What better way to kick off the week leading up to Valentine’s Day than with a look at the love stats of one of Shakespeare’s most famous couples- Kate and Petruchio from The Taming of the Shrew!
Petruchio: Recently orphaned
Kate: Elder daughter, Daddy’s second favourite
Petruchio: “Why, he’s a devil, a devil, a very fiend.” (Gremio’s opinion, 3.2.154)
Kate: “Why, she’s a devil, a devil, the devil’s dam” (Tranio’s opinion, 3.2.155)
What they wanted from this relationship
“I come to wive it wealthily in Padua;
If wealthily then happily in Padua.” (1.2.74-75)
“…we have ‘greed so well together
That upon Sunday is the wedding day” (2.1.190-191
Kate: “I’ll see thee hanged on Sunday first” (2.1.192)
How they met
It was quite a rocky start for these two. Both Katherine and Petruchio have…strong opinions, which get them into explosive situations. But on the upside, their first conversation is also their first fight (2.1.182-271), so that’s one relationship hurdle over and done with!
Top 3 bumps on the way to true love
1. The day they meet
There is friction in their relationship right from the beginning. Petruchio is in it for the money, while Kate isn’t in it for anything. In fact, she’d much prefer that it didn’t happen at all. She puts up a good fight, but as we are in the Elizabethan era, and she is the daughter of a wealthy gentleman with a reputation to protect, it’s her word against Petruchio’s. And he has no problem bending the truth to Kate’s father, Old Baptista:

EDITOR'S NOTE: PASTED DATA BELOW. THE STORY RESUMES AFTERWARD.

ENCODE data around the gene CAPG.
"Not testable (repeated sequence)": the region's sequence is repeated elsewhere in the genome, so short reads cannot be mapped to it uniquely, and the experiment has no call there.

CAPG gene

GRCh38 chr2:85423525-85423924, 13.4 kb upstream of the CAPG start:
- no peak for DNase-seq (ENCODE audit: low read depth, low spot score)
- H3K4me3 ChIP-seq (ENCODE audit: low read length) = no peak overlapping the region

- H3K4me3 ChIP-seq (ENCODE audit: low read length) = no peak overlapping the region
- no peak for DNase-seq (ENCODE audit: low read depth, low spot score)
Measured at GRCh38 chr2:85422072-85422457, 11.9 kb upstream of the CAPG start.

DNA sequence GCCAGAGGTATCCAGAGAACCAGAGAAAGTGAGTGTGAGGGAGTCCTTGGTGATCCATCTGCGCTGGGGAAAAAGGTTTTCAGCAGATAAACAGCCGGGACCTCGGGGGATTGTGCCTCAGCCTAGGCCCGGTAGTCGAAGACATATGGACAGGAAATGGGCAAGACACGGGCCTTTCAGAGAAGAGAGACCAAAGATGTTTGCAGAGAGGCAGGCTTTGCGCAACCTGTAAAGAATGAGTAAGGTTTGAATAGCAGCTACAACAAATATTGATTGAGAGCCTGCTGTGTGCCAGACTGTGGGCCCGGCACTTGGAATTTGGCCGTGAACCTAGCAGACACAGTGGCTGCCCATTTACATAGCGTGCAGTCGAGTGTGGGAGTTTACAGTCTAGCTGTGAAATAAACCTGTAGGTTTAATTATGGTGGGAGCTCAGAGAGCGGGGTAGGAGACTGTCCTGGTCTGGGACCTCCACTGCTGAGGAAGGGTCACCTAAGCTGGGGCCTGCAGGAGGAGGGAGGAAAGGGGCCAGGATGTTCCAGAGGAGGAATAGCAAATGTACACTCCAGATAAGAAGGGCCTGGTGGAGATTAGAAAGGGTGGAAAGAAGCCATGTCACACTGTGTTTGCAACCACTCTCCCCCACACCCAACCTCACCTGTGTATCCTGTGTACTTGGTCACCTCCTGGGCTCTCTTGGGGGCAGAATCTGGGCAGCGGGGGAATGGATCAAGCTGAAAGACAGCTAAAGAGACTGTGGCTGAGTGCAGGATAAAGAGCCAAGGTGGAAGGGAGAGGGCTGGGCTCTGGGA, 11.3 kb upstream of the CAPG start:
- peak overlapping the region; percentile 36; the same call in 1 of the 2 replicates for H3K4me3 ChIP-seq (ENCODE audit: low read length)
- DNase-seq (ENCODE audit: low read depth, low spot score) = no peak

“O, the kindest Kate!
She hung about my neck, and kiss on kiss
She vied so fast, protesting oath on oath,
That in a twink she won me her love.” (2.1.300-303)
2. The wedding
For a wedding that was thrown together by the bride’s family in the space of a week, very little of the drama is on Kate’s end. Petruchio shows up late, dressed in raggedy mismatched clothes, swears through the ceremony, assaults the priest, knocks back a bottle of wine and spews it in his guests’ faces. Not exactly anyone’s idea of a fairytale wedding.
3. The “honeymoon”
In true Petruchio fashion, he abuses his servants, sends away perfectly good food, spends all night making their bed and loudly complaining, “and amid this hurly [he intends] / That all is done in reverent care of her” (4.1.189-190).
Happily ever after
At the point when Petruchio tries to convince Kate that the burning midday day sun is, in fact, the moon, she finally give sin and accepts the fact that she has married a madman. Petruchio’s prediction at the beginning of the play that “where two raging fires meet together, / They do consume the thing that feeds their fury” (2.1.132-33) has finally come true, and these two raging fires live madly ever after.
Will it last?
Who better to set the devil up with than the devil’s dam? The (hell)fire of love between Kate and Petruchio is an eternal flame.